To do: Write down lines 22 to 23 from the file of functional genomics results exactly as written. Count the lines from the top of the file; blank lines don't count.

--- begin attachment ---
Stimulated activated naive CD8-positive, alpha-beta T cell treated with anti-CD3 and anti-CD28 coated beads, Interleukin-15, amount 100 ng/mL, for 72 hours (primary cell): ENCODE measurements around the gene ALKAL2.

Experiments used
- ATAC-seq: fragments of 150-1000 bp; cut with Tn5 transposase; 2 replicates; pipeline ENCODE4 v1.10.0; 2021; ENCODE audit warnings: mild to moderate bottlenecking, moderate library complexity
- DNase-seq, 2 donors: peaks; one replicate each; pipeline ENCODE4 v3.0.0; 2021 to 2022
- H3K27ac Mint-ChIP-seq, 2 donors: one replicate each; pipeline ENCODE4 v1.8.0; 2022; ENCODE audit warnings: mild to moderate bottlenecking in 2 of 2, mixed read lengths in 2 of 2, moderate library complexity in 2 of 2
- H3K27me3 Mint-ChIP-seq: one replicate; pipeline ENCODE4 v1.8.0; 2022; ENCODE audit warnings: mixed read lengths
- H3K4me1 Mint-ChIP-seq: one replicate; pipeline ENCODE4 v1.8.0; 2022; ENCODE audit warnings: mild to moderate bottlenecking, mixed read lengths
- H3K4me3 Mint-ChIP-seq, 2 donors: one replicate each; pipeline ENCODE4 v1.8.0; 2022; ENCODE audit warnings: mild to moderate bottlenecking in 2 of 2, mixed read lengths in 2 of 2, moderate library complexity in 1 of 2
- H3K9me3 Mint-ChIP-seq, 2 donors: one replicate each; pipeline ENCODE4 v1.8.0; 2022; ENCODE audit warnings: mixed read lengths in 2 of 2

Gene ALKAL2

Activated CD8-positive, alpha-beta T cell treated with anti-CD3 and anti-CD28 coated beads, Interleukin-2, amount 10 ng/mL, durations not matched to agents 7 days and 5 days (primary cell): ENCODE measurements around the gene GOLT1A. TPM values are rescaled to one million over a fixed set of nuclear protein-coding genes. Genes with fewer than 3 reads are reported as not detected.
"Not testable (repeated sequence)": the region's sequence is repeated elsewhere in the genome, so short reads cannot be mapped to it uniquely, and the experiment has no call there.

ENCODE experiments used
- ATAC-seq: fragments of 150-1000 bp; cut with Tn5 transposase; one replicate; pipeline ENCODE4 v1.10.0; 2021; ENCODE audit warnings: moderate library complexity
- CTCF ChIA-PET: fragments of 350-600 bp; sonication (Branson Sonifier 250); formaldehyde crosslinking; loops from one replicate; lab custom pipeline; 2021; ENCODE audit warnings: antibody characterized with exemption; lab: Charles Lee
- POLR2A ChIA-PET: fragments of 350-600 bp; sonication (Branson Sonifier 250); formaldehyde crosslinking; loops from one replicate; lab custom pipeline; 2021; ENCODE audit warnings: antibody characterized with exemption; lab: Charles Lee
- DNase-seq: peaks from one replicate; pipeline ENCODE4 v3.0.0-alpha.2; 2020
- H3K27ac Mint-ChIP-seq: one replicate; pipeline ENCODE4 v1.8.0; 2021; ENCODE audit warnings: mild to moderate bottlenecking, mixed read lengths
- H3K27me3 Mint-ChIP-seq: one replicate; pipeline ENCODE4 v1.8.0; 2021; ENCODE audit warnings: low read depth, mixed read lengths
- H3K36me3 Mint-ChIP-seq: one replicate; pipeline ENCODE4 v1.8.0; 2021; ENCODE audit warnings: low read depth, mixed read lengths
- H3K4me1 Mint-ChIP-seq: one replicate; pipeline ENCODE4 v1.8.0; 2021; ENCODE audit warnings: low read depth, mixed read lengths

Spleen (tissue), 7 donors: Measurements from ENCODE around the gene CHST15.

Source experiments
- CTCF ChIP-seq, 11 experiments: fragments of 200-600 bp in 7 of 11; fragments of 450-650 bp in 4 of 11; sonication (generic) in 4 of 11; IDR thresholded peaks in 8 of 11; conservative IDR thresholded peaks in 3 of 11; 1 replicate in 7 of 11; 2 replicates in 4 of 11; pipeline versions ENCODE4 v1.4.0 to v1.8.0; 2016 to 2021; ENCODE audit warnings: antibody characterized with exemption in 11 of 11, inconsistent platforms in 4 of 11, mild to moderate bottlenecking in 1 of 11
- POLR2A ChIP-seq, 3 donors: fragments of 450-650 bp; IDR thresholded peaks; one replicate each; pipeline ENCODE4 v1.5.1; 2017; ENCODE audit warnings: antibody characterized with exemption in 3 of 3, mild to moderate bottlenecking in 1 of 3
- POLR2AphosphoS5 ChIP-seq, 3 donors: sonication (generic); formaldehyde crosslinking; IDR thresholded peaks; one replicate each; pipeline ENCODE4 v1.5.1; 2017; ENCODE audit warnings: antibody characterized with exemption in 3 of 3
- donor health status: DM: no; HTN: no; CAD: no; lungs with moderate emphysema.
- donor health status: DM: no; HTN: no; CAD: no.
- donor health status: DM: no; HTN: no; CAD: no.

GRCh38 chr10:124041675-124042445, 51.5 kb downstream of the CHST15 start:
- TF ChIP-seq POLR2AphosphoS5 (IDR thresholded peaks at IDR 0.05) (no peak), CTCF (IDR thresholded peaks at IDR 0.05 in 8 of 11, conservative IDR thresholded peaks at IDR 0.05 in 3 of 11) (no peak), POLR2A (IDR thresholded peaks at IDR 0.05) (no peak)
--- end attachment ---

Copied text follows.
Spleen (tissue), 7 donors: Measurements from ENCODE around the gene CHST15.

Source experiments